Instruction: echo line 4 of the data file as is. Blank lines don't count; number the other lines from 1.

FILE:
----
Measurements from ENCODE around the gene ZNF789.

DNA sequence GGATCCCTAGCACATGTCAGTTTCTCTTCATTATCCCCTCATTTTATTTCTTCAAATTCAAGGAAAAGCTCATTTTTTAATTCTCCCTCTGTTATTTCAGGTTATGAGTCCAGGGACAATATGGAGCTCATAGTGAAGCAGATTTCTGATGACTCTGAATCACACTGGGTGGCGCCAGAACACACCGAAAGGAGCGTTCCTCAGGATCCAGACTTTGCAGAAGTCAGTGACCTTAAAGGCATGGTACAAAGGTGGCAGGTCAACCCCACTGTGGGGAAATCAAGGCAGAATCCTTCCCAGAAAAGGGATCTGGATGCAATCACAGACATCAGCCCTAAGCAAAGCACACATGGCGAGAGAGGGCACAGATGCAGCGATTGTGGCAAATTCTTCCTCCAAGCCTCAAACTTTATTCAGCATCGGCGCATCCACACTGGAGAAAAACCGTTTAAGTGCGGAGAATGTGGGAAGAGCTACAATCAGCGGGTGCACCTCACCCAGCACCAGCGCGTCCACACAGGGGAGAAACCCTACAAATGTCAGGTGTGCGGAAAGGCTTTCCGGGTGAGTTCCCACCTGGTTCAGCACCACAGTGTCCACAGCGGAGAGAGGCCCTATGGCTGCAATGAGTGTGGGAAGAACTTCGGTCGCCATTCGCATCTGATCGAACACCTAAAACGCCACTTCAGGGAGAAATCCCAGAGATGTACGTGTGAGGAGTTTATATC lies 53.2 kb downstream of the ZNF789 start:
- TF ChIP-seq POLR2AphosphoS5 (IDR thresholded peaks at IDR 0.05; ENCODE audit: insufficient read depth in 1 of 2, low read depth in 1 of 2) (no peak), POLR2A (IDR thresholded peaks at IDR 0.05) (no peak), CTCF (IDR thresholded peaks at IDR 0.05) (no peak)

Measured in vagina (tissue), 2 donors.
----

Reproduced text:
Measured in vagina (tissue), 2 donors.